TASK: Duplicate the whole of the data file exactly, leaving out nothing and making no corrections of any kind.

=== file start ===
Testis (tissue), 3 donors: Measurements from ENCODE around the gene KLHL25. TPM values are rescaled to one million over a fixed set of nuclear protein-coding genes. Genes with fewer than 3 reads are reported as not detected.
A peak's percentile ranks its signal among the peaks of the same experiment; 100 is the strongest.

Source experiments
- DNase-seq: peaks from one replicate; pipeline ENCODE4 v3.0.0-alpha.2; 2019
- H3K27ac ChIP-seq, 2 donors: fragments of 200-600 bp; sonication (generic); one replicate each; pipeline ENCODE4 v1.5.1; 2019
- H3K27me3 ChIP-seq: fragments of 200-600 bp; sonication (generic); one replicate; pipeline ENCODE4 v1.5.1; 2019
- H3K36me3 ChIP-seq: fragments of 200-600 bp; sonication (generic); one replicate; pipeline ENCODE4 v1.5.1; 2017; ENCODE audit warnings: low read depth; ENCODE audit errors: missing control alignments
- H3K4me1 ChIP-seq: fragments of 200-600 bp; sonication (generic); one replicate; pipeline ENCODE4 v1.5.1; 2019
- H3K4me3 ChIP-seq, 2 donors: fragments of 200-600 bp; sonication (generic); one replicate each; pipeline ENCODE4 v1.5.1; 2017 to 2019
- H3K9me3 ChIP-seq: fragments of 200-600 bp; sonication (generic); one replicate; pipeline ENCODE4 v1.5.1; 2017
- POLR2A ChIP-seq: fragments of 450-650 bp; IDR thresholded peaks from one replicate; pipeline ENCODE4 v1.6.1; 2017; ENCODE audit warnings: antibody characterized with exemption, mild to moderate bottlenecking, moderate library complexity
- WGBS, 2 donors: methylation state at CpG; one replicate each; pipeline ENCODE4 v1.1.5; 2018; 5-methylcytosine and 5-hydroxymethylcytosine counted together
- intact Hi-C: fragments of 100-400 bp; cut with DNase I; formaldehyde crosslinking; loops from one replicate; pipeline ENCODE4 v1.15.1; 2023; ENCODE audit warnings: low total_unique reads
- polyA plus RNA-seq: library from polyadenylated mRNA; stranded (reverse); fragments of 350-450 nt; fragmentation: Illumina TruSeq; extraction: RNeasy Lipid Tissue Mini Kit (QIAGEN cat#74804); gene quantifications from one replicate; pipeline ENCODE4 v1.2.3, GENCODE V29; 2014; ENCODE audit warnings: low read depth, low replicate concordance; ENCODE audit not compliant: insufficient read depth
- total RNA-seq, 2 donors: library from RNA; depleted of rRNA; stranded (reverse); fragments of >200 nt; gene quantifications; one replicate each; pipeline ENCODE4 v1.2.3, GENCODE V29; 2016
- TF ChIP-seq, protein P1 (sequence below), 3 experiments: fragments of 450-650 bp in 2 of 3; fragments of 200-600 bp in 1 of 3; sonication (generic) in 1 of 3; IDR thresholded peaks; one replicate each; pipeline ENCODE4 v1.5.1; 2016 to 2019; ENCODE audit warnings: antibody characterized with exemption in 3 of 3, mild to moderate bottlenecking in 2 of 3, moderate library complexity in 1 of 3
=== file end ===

Testis (tissue), 3 donors: Measurements from ENCODE around the gene KLHL25. TPM values are rescaled to one million over a fixed set of nuclear protein-coding genes. Genes with fewer than 3 reads are reported as not detected.
A peak's percentile ranks its signal among the peaks of the same experiment; 100 is the strongest.

Source experiments
- DNase-seq: peaks from one replicate; pipeline ENCODE4 v3.0.0-alpha.2; 2019
- H3K27ac ChIP-seq, 2 donors: fragments of 200-600 bp; sonication (generic); one replicate each; pipeline ENCODE4 v1.5.1; 2019
- H3K27me3 ChIP-seq: fragments of 200-600 bp; sonication (generic); one replicate; pipeline ENCODE4 v1.5.1; 2019
- H3K36me3 ChIP-seq: fragments of 200-600 bp; sonication (generic); one replicate; pipeline ENCODE4 v1.5.1; 2017; ENCODE audit warnings: low read depth; ENCODE audit errors: missing control alignments
- H3K4me1 ChIP-seq: fragments of 200-600 bp; sonication (generic); one replicate; pipeline ENCODE4 v1.5.1; 2019
- H3K4me3 ChIP-seq, 2 donors: fragments of 200-600 bp; sonication (generic); one replicate each; pipeline ENCODE4 v1.5.1; 2017 to 2019
- H3K9me3 ChIP-seq: fragments of 200-600 bp; sonication (generic); one replicate; pipeline ENCODE4 v1.5.1; 2017
- POLR2A ChIP-seq: fragments of 450-650 bp; IDR thresholded peaks from one replicate; pipeline ENCODE4 v1.6.1; 2017; ENCODE audit warnings: antibody characterized with exemption, mild to moderate bottlenecking, moderate library complexity
- WGBS, 2 donors: methylation state at CpG; one replicate each; pipeline ENCODE4 v1.1.5; 2018; 5-methylcytosine and 5-hydroxymethylcytosine counted together
- intact Hi-C: fragments of 100-400 bp; cut with DNase I; formaldehyde crosslinking; loops from one replicate; pipeline ENCODE4 v1.15.1; 2023; ENCODE audit warnings: low total_unique reads
- polyA plus RNA-seq: library from polyadenylated mRNA; stranded (reverse); fragments of 350-450 nt; fragmentation: Illumina TruSeq; extraction: RNeasy Lipid Tissue Mini Kit (QIAGEN cat#74804); gene quantifications from one replicate; pipeline ENCODE4 v1.2.3, GENCODE V29; 2014; ENCODE audit warnings: low read depth, low replicate concordance; ENCODE audit not compliant: insufficient read depth
- total RNA-seq, 2 donors: library from RNA; depleted of rRNA; stranded (reverse); fragments of >200 nt; gene quantifications; one replicate each; pipeline ENCODE4 v1.2.3, GENCODE V29; 2016
- TF ChIP-seq, protein P1 (sequence below), 3 experiments: fragments of 450-650 bp in 2 of 3; fragments of 200-600 bp in 1 of 3; sonication (generic) in 1 of 3; IDR thresholded peaks; one replicate each; pipeline ENCODE4 v1.5.1; 2016 to 2019; ENCODE audit warnings: antibody characterized with exemption in 3 of 3, mild to moderate bottlenecking in 2 of 3, moderate library complexity in 1 of 3